Saturday, May 30, 2015

Lark Sparrow in the Motel Wilderness, Cedar City, Utah

My bird discoveries can't all be Golden Eagles. I'm on the road and seeing a few new species during my travels. I prefer wilderness/natural settings, but sometimes you see things in the midst of urbanity. There was a lot of bird noise outside my motel window this morning, so I ventured forth into the Motel Wilderness to see who was out and about. The "wilderness" was a grass/sagebrush meadow behind the motel at the south end of town. Among the House Finches and English Sparrows I saw an unfamiliar sparrow. I got several decent shots and headed back upstairs to see who it was.
What does this expression mean?
It turned out to be a Lark Sparrow (Chondestes grammacus). It's not rare, and they live in California too, but this is the first one I've seen and identified. According to the Cornell guide, it is so distinctive that it is the only member of its genus in the United States. The head markings certainly caught my eye.
Look for a few more common birds in coming days. I've learned some lessons about the variety of those little gray birds lurking in the brush!

Friday, May 29, 2015

Golden Eagle in Kanab Canyon, Utah

Geotripper has been out of California for the last week, so the next few posts include some out-of-staters. We were driving on Highway 89 just north of Kanab, Utah when we saw an interesting looking detour, Angel Canyon Road. Midway down the scenic road we somehow spotted a raptor high up on the cliff. I got out the camera to zoom in, because it didn't look at all like the expected Red-tailed Hawk.
It was the legs. The feathered legs strongly suggested a Golden Eagle (Aquila chrysaetos), and the shape of the beak confirmed it. I took what pictures I could from the great distance, and it wasn't until much later that I noticed that we had interrupted the eagle's lunch.
We got one last shot as the eagle took off to the south. It was a neat surprise after a long day on the road.

Tuesday, May 19, 2015

Looking at the World for the First Time: Tree Swallow Chick at Cosumnes River Preserve

I was picking someone up at Sacramento Airport today, which gave me a chance to stop and wander a little at the Cosumnes River Preserve between Stockton and Sacramento.  Maybe this is a bureaucratic nightmare, but the preserve covers 50,000 acres and is managed by not less than seven agencies: The Nature Conservancy, Bureau of Land Management, California Department of Fish & Wildlife, Sacramento County Regional Parks, Department of Water Resources, Ducks Unlimited, and the California State Lands Commission. Their management meetings must be a lot of fun! Still, they've done a good job of protecting a wide swath of river bottomlands, ponds and grasslands along the Cosumnes. I took a three mile loop trail from the visitor center (off Twin Cities Road at I-5) that turned around at the Cosumnes River. There weren't an overwhelming number of birds out and about, but as I followed a trail down to the river I was buzzed by a few Tree Swallows (Tachycineta bicolor). I didn't realize what the ruckus was about until I noticed a nesting box right next to the trail. Something was looking at me. And what a sour face!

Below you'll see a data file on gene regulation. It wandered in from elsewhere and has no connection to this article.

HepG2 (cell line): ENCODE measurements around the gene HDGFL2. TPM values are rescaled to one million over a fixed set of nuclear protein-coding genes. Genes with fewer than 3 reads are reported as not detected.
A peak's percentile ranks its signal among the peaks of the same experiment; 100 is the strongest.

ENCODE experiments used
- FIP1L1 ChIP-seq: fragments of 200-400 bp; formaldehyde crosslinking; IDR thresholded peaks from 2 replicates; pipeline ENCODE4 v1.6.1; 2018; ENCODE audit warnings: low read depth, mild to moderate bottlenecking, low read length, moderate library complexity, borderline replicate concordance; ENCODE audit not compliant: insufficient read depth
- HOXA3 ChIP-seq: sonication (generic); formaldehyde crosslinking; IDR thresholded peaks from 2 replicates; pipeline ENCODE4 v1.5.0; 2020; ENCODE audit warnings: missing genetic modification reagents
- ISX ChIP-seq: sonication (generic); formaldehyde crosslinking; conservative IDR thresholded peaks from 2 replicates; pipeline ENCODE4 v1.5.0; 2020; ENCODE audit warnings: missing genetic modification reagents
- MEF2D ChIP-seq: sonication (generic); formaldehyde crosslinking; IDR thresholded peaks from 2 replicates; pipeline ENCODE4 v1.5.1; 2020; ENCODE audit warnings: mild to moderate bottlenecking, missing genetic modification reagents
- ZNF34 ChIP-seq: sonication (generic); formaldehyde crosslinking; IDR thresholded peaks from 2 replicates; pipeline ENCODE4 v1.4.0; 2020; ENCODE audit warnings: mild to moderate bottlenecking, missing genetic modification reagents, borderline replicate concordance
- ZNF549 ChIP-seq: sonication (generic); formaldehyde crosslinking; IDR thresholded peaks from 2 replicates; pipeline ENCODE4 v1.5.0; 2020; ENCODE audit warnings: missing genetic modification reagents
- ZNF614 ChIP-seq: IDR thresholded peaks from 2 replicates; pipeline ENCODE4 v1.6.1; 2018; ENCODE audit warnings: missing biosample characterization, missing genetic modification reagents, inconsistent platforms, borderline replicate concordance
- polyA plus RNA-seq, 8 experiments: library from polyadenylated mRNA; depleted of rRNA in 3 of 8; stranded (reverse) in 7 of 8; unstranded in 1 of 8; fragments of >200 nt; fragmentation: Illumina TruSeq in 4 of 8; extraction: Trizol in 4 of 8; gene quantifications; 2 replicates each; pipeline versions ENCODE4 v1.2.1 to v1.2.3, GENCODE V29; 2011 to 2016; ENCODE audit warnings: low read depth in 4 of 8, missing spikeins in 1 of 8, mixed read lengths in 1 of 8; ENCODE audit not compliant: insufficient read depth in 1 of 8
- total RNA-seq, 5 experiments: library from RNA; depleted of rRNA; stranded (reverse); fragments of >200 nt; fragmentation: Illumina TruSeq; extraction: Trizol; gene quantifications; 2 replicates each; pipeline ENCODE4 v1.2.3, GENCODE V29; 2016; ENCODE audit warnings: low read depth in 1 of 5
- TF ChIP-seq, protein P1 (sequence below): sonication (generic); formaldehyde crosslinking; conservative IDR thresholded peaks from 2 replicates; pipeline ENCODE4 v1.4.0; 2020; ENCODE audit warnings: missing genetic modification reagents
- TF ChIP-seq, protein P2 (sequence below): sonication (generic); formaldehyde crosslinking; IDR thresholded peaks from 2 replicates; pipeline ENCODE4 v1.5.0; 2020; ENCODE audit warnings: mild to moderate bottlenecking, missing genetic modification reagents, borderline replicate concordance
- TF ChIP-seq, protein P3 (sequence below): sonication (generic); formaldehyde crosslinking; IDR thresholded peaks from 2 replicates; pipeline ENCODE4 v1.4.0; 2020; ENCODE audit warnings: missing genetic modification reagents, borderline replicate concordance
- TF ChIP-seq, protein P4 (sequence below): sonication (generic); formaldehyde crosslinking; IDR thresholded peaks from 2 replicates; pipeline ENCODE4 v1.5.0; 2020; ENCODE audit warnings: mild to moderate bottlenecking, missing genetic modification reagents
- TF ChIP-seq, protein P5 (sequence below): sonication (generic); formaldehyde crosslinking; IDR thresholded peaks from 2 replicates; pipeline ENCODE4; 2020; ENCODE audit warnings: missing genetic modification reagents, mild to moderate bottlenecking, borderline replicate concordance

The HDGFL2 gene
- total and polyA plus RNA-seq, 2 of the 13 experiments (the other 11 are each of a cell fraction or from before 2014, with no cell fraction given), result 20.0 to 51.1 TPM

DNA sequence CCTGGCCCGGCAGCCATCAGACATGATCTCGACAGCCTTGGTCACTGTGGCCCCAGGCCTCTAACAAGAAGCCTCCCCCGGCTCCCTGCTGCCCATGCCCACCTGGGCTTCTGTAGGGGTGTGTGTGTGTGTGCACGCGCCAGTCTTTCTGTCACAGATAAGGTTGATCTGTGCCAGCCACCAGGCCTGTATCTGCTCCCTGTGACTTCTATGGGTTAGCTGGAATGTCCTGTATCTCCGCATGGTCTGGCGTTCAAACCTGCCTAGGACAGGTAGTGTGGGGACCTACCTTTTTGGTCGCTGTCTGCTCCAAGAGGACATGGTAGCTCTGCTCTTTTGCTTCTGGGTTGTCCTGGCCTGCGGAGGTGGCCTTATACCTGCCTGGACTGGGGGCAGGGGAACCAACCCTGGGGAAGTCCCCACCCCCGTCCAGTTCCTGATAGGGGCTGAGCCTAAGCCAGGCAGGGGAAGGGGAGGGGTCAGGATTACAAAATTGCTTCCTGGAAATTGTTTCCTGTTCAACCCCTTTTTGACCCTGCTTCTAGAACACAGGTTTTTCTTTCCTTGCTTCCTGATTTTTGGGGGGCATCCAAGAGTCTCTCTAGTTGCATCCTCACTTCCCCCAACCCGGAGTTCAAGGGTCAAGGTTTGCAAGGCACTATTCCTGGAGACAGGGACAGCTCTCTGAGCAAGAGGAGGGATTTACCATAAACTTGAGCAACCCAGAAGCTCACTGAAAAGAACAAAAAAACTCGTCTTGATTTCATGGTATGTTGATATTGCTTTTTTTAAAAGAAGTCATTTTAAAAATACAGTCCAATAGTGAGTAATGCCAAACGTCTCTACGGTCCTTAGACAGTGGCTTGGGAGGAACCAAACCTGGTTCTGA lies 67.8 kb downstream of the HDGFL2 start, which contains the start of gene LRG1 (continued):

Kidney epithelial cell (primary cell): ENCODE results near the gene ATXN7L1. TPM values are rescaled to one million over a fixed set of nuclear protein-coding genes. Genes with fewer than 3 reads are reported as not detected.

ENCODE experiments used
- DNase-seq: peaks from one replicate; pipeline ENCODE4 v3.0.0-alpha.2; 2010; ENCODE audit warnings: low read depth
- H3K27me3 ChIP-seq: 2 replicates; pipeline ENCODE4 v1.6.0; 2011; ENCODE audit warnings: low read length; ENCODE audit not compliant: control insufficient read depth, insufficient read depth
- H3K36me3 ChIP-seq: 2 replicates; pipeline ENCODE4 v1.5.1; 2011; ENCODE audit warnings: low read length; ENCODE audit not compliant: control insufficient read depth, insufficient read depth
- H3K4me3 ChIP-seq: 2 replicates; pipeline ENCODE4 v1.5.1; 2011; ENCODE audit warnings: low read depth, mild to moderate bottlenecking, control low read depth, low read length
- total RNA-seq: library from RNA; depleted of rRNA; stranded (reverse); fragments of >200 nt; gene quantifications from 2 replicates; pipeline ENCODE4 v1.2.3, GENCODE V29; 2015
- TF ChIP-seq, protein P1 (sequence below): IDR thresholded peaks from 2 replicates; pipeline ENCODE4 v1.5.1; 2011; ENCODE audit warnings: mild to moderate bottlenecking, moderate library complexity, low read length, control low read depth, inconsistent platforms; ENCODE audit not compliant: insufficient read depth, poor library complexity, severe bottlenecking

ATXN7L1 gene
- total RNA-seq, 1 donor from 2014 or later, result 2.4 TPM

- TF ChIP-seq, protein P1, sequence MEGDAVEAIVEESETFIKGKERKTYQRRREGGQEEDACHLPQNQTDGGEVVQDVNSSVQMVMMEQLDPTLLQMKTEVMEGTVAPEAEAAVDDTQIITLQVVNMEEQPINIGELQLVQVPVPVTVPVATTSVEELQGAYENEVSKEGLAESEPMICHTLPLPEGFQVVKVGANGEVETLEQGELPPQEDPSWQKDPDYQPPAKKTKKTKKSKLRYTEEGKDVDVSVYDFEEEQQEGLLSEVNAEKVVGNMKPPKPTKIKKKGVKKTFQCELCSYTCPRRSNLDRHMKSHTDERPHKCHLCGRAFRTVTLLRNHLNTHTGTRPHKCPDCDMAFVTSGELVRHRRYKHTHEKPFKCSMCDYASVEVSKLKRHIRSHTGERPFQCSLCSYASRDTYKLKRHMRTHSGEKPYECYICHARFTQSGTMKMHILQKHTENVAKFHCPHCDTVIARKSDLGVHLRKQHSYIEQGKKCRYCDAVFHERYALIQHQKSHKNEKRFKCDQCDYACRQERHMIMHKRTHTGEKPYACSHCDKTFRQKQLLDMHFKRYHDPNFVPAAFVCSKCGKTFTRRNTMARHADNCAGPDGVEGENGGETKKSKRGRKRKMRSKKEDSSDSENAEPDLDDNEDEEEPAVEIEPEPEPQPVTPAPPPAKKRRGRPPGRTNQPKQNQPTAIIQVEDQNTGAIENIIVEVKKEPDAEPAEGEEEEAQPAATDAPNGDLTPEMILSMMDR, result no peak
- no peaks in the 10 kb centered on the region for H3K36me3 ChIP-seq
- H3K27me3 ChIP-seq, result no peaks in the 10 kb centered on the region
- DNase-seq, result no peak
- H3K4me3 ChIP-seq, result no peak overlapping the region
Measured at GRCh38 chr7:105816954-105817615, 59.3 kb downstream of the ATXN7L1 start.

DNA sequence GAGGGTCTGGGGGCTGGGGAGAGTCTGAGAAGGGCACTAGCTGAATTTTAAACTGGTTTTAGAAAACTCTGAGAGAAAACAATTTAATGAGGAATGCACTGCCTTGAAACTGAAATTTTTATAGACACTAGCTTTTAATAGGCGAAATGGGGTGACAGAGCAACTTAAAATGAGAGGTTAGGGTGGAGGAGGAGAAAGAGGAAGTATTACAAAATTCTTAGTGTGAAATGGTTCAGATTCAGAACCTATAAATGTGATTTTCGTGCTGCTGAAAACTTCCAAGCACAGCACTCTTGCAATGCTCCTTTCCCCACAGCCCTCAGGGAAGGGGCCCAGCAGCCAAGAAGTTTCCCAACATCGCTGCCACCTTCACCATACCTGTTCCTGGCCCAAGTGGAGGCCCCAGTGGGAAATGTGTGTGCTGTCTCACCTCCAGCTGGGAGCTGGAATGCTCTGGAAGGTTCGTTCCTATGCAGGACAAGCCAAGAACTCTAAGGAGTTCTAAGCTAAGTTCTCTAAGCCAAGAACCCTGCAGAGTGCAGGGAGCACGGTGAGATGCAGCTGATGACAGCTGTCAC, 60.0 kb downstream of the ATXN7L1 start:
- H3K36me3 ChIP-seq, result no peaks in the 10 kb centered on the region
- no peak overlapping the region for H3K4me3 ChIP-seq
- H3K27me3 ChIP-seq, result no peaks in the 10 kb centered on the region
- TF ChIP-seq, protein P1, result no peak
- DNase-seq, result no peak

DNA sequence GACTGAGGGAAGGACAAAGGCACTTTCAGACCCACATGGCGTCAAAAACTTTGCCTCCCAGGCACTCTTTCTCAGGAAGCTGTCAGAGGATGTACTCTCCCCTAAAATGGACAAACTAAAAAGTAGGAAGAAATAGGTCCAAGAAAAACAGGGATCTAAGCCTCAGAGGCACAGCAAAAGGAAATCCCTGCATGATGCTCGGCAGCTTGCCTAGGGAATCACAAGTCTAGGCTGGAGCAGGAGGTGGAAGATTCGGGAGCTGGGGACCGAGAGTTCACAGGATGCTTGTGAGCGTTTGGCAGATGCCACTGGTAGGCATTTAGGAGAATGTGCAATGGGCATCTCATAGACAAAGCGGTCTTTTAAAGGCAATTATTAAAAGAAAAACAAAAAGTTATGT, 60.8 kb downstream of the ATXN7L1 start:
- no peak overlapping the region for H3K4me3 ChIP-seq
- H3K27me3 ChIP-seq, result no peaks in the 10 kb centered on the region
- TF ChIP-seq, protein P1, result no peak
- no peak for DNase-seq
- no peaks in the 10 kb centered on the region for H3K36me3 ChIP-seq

I immediately realized the problem and backed off. The Swallows were concerned about their chick (or someone's chick, I couldn't be sure), who was looking out on the world, but wasn't quite ready to emerge from the nest and start exploring. 
It's the quiet season at the preserve as it transitions into the summer and much of the wetlands dry up. The river will be running all year though, so I'll check it out when I can. It's a pleasant place to hang out while waiting for a plane to land.

Monday, May 18, 2015

Yellow-rumped Warbler in the Yosemite High Country near Bridalveil Creek

The high country of Yosemite National Park is just beginning to come into spring. The snow melted early and the spring will be short, but the woods are starting to come alive with bird songs. We took a short camping trip last week, taking advantage of someone's canceled camp reservations, which gave us time to explore Glacier Point Road. There is a nice little meadow near Bridalveil Creek that is a nice stop to gather in the peace and quiet before braving the crowds at Glacier Point. It's a nice spot for spotting birds.
The most colorful bird we saw in the meadow was a Yellow-rumped Warbler (Setophaga coronata). It was hopping about in the forest duff, and eventually flew into the Lodgepole Pines lining the edge of the meadow. The birds are good at clearing out bugs in the forest, especially some of the beetles that are capable of killing the trees.

The Yellow-rumped Warblers are common birds all across North America, although they are only seen during the migration season in parts of the midwestern states. In their breeding season, they are one of more colorful birds you'll see in the region excepting maybe the Tanagers.
How Yosemite looks without granite cliffs!

Thursday, May 14, 2015

White-headed Woodpecker at the Mariposa Sequoia Grove in Yosemite. And Bears.

It's been a slow week for blogging, but a busy week where everything else is concerned. I've got plenty of bird backlogs, so I will start trying to catch up. Today's feathered friend is a White-headed Woodpecker (Picoides albolarvatus) who was busy exploring the forest at the Mariposa Sequoia Grove in Yosemite National Park. We were visiting the park on Sunday after I scored the single remaining campsite in Yosemite Valley (a lucky moment where someone canceled). We spent a few hours in the grove, listening to a large number of birds and enjoying the peaceful scene.